Back in June, Apple rolled out a two-factor authentication system for the iCloud.com suite of web apps. The feature quickly disappeared, but today, users are noticing that it has returned. The feature requires users to verify their identity via a ping to a SMS text number or device connected to their particular iCloud login ID. This adds an extra layer of protection so that if even another person knows your iCloud password, they will still need one of your iOS devices or SMS-connected cell phones to access Mail, Contacts, Calendar, Notes, Reminders, and iWork on the web. The addition of two-factor verification comes following Apple CEO Tim Cook’s promise to bolster iCloud security after a small number of celebrity accounts were accessed by hackers.
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Wasn’t hacked… Nice way to introduce click bate… SMH.
Nice to see a quick turn around on that promise. While it doesn’t help those ladies who’s nudies were taken, sure makes my ass feel better.
If the users secured their accounts properly two-factor verification would not be necessary. Two-factor verification helps protect some users from themselves. It idiot proof the login process.
Is there a reason why 9to5 insists on continuing to use the word HACK in every article referencing the incident that occurred? It couldn’t be less accurate, so I’m wondering who is sponsoring 9to5 to continue using that buzzword.
Sponsors are all on the right side of the page ;)
Two factor, rather than *ack got my click.
Calling the iCloud Selfie leaks a “hack” does not tell the truth at all. Phishing is the right word, because the passwords were phished with lots of effort. The iCloud was not hacked. Get some minimal IT education please.
I don’t see that when I log in. I just see the same old system.
Nice click bait 9to5, or are Samsung/PayPal now running this website?
1st of all iCloud has been back for a while already, I did the 2 factor verification 2 weeks ago.
2nd, iCloud was NOT hacked, people’s accounts were hacked by phishing and other social engineering methods, and also the use of WEAK passwords.
Everyone needs to calm down about jumping on the author about the word “hack.” You guys may know the difference, but non tech-savvy users have no clue about the difference between hacking, phishing, or social engineering.
Secondly, Mark Gurman, you may want to include that two-factor authorization has returned to iCloud.com for those users that have set it up on their account. The article makes it seems as though it’s a feature that is back for ALL users, regardless of account configuration.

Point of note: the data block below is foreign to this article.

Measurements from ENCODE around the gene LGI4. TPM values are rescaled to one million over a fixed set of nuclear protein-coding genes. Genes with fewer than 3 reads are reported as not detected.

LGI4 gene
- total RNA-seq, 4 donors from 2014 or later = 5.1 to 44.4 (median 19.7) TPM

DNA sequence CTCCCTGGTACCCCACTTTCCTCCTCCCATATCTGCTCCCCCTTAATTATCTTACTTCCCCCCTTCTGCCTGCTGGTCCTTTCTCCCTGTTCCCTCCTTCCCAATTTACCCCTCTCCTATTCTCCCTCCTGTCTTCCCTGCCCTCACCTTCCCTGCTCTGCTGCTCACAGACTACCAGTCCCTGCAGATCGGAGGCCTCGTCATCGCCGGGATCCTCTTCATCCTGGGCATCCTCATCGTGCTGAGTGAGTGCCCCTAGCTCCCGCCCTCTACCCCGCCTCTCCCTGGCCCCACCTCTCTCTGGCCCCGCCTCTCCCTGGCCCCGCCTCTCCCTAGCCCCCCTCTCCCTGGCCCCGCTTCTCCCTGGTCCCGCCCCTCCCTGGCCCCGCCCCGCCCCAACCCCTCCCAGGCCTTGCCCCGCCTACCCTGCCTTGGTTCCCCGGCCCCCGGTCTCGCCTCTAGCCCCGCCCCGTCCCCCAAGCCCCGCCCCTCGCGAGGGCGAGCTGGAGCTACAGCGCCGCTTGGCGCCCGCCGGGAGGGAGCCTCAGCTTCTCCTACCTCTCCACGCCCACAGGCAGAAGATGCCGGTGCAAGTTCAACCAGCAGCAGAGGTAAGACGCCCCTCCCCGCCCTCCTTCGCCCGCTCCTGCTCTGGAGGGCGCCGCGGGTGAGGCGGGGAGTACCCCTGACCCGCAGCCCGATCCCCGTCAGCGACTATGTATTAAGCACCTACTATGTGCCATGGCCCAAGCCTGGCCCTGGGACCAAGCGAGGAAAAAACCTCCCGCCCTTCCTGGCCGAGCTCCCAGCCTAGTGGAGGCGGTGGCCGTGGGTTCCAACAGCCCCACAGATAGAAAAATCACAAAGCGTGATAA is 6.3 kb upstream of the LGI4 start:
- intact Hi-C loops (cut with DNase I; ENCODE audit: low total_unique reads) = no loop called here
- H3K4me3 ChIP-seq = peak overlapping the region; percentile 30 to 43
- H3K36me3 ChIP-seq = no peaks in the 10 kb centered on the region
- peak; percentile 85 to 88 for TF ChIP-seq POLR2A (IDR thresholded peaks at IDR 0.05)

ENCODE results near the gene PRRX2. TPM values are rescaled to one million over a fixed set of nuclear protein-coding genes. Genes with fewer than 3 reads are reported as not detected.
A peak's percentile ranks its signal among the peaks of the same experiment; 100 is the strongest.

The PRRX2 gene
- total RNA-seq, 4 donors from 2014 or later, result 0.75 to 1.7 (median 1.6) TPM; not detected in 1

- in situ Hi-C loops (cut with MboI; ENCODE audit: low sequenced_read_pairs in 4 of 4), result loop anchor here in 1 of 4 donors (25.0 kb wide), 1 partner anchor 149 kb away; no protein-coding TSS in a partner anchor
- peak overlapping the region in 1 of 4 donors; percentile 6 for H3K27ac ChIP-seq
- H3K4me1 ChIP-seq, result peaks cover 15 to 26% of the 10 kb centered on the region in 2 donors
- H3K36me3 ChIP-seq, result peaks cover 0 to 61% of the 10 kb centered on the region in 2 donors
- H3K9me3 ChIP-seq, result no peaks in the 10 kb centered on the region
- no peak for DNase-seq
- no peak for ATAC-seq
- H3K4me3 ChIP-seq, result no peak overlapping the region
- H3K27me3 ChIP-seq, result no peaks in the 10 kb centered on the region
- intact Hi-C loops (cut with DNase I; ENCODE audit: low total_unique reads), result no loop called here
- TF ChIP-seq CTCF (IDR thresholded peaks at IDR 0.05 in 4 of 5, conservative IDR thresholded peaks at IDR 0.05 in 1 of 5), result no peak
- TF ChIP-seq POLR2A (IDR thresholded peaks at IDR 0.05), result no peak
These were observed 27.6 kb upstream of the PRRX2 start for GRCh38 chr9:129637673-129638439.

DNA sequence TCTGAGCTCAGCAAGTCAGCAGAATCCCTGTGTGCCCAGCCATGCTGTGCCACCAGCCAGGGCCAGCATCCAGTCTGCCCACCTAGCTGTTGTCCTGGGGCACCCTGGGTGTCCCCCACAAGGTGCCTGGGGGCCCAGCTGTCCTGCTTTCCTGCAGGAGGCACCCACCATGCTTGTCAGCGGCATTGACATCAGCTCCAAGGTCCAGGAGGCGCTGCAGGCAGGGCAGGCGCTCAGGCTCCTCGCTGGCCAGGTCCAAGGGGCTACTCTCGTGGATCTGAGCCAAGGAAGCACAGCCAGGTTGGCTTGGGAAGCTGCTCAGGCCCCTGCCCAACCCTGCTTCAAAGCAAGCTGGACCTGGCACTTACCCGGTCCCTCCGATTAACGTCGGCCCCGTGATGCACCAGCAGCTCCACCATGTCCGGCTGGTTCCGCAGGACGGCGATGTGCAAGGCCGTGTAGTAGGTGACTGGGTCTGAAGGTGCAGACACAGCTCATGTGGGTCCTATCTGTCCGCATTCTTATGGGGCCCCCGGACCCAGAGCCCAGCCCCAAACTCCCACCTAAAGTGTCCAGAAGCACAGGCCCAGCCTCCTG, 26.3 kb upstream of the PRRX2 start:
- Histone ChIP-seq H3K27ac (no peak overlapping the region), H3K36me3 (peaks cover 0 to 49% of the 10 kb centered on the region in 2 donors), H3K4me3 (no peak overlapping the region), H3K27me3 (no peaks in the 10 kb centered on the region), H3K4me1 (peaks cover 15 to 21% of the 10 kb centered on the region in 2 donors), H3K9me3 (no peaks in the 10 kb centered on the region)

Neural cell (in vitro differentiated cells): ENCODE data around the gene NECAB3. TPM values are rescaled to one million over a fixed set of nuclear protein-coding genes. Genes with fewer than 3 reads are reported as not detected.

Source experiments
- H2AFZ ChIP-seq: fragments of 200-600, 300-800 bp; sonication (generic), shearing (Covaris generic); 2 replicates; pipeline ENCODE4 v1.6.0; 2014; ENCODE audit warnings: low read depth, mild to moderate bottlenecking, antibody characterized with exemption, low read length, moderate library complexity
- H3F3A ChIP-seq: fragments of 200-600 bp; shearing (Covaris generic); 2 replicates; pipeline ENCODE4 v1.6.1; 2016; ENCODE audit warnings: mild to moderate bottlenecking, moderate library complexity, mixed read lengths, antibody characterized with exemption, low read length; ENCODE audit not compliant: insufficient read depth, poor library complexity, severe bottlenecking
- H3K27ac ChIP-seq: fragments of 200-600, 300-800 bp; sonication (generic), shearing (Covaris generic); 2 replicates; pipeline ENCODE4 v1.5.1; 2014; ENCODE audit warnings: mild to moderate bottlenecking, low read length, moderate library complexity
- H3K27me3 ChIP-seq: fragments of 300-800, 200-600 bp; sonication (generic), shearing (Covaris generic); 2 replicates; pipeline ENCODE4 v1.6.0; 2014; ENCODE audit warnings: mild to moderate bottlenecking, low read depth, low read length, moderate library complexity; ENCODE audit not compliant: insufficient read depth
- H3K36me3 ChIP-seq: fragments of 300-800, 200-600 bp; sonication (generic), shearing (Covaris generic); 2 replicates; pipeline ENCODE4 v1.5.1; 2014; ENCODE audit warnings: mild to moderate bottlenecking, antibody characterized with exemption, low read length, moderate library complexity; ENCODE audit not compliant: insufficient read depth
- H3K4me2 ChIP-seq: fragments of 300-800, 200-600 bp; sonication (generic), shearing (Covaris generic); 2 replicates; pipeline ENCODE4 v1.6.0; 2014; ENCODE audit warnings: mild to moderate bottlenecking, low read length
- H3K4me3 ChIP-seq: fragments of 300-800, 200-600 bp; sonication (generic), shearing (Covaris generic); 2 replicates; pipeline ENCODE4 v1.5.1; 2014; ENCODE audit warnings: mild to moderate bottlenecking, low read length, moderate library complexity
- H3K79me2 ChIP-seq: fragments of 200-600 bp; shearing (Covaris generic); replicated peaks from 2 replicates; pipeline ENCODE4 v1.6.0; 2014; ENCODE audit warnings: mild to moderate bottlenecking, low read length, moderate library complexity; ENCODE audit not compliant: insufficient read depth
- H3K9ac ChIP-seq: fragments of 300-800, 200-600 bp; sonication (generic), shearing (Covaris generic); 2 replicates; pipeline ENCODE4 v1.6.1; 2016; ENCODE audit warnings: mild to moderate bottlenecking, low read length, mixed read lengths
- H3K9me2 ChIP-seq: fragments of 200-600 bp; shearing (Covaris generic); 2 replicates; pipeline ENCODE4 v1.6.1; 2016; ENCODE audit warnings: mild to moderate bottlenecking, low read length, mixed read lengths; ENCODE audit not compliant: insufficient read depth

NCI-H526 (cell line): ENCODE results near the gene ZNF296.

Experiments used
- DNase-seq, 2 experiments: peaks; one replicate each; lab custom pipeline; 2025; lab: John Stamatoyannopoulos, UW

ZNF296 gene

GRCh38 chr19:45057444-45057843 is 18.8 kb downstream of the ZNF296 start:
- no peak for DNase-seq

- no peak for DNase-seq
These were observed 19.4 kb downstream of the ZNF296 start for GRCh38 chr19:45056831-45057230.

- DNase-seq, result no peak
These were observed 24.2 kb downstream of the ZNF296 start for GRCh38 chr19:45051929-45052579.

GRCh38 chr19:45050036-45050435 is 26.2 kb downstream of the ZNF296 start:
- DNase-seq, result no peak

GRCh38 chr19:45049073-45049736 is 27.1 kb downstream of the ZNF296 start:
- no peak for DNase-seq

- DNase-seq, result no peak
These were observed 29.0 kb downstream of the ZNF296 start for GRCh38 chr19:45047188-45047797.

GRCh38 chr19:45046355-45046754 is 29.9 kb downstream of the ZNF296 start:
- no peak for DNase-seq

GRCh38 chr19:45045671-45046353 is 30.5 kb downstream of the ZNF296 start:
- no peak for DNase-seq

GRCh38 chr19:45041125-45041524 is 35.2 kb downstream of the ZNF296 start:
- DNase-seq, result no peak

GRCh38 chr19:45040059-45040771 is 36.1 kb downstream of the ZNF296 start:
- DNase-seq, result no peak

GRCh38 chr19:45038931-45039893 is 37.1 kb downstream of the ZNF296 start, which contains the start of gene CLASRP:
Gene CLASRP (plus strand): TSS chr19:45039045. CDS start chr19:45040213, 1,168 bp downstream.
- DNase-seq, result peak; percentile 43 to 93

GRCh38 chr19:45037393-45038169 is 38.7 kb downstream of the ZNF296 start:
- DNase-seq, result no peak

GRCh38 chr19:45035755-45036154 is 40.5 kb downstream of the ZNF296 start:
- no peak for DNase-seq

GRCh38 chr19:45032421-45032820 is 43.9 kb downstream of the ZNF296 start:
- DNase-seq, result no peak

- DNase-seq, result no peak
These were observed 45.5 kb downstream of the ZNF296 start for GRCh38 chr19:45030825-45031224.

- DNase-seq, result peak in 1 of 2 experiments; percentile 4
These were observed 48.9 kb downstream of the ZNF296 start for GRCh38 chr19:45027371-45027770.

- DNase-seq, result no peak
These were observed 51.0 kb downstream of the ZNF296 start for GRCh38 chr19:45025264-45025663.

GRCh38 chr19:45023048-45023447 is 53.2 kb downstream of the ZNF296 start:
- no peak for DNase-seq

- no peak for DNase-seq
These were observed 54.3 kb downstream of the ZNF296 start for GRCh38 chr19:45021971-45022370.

I studied International Business and I perfectly know the difference between Hack and Phishing and Brute Force and Social Engineering and every other term.
That’s good, I suppose. But not every one is you.
Having worked in Apple retail during college, I can tell you that MOST people (old and young) don’t know the difference.
Just because some people may not know the definition of hacking and the difference between phishing and other social engineering, doesn’t make it right to spread false statements.
I don’t think it’s false if the common populace treats the term hacking when someone accesses an account that they shouldn’t have access too. Technically it may be wrong, but not if society interprets the word differently.
@houstonche So essentially what you’re trying to saying is that we need to encourage people to be pathetic at English. Why go to school? Dare I say they should improve their vocabulary. While we’re at it, why not dumb down all newspapers, magazines and books too? I have a feeling you’ll reply with a stupid comment so before you do so, GTFO. Don’t know phishing? Look up the damn term. It’s as easy as a three finger tap if you’re using a Mac. We’re in the 21st century for crying out loud.
one leads the reader to assume the service is not secure, and the fault of the service provider, the other (which is the truth), is the individuals password was trivial, and easy to guess, not blaming the service provider, but blaming the end user. This is why people are not calm about it, having to explain it to people (friends and family for instance) who do not understand the different and saying no way am I using that sevice because it’s not secure.
bbboredatwork that is why he shouldn’t use the term “Hack” as it implies something completely different that it actually is and the general person would think that something happened to iCloud like what happened to Target, for instance, which we all know isn’t the case… If Mark is such a good/respected writer as he likes to boast about on his bio page, then he would know that he shouldn’t do this. Truth is he knows what he is doing and like I said in the first comment, CLICK BATE….
smdh, now everybody have to be forced to use this because of some dumb hollywood actors & actresses!!
No, NO ONE is being forced to use this at all, it is OPTIONAL. SMFH
No, NO ONE is being forced to use this. It is OPTIONAL. SMFH